Noop

Any error on write to the target database is ignored and processing continues.

Warning

This can lead to missed errors if you don’t have adequate monitoring. Data is not lost as it’s still in Kafka subject to Kafka’s retention policy. The Sink currently does not distinguish between integrity constraint violations and or other expections thrown by drivers.

Retry

Any error on write to the target database causes the RetryIterable exception to be thrown. This causes the Kafka connect framework to pause and replay the message. Offsets are not committed. For example, if the table is offline it will cause a write failure, the message can be replayed. With the Retry policy the issue can be fixed without stopping the sink.

The length of time the Sink will retry can be controlled by using the connect.mqtt.max.retries and the connect.mqtt.retry.interval.

Configurations

connect.mqtt.kcql

Kafka connect query language expression. Allows for expressive Mqtt topic to Kafka topic routing. Currently there is no support for filtering the fields from the incoming payload.

  • Data type : string
  • Importance: high
  • Optional : no

connect.mqtt.hosts

Specifies the mqtt connection endpoints.

  • Data type : string
  • Importance: high
  • Optional : no

Example:

tcp://broker.datamountaineer.com:1883

connect.mqtt.service.quality

The Quality of Service (QoS) level is an agreement between sender and receiver of a message regarding the guarantees of delivering a message. There are 3 QoS levels in MQTT: At most once (0); At least once (1); Exactly once (2).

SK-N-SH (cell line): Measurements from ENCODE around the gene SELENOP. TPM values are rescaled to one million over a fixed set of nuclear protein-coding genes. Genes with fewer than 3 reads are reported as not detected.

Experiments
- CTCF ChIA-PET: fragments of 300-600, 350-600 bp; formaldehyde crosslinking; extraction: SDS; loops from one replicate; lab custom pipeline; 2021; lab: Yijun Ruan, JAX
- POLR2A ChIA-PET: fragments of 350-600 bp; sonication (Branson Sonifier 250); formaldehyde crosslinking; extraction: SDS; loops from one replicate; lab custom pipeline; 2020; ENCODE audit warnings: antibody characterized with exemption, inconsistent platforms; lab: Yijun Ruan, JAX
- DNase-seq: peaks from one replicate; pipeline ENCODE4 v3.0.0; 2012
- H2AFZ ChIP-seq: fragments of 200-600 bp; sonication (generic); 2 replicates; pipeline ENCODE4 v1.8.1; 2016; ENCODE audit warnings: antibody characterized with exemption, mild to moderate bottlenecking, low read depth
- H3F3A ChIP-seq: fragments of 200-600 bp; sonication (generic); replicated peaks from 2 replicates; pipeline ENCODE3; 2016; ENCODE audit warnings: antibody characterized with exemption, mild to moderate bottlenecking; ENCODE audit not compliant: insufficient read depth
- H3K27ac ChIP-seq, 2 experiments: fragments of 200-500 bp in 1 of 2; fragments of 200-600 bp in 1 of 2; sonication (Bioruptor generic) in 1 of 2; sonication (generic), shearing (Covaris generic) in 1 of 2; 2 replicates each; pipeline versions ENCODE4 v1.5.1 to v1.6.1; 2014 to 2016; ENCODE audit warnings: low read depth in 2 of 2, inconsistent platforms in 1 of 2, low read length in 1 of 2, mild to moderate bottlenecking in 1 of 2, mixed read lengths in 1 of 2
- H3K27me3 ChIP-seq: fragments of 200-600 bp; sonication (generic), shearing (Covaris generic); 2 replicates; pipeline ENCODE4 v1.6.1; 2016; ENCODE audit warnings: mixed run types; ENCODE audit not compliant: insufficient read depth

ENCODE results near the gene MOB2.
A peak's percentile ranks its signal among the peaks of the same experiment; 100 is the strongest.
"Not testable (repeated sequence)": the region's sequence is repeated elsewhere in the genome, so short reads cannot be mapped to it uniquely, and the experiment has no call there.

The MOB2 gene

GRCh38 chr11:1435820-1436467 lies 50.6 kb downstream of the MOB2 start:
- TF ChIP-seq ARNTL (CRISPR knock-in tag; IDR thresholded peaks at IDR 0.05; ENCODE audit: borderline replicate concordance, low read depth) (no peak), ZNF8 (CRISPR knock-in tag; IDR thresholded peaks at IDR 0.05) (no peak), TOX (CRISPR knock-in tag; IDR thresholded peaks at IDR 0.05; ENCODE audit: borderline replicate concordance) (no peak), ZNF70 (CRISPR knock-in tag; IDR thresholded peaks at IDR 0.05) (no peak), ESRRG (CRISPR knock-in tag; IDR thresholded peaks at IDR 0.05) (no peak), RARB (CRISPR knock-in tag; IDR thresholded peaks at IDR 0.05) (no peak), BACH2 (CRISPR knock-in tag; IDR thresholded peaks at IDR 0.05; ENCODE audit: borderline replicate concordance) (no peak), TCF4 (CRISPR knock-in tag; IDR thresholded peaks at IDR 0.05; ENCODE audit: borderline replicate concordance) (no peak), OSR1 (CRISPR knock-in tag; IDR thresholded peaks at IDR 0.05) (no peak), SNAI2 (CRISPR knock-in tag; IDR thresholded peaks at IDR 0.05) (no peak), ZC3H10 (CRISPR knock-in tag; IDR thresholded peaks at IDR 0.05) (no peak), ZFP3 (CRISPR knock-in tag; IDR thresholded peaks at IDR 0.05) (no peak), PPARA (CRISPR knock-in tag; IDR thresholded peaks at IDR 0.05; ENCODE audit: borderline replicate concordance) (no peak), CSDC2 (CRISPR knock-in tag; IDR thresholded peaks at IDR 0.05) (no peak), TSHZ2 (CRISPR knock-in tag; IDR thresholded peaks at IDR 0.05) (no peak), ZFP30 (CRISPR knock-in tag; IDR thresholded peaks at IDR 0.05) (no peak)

• Data type : int
  • Importance: high
  • Optional : yes
  • Default: 1

connect.mqtt.username

Contains the Mqtt connection user name

  • Data type : string
  • Importance: medium
  • Optional : yes
  • Default: null

connect.mqtt.password

Contains the Mqtt connection password

  • Data type : string
  • Importance: medium
  • Optional : yes
  • Default: null

connect.mqtt.client.id

Provides the client connection identifier. If is not provided the framework will generate one.

  • Data type: string
  • Importance: medium
  • Optional: yes
  • Default: generated

connect.mqtt.connection.timeout

Sets the timeout to wait for the broker connection to be established

  • Data type: int
  • Importance: medium
  • Optional: yes
  • Default: 3000 (ms)

connect.mqtt.connection.clean

The clean session flag indicates the broker, whether the client wants to establish a persistent session or not. A persistent session (the flag is false) means, that the broker will store all subscriptions for the client and also all missed messages, when subscribing with Quality of Service (QoS) 1 or 2. If clean session is set to true, the broker won’t store anything for the client and will also purge all information from a previous persistent session.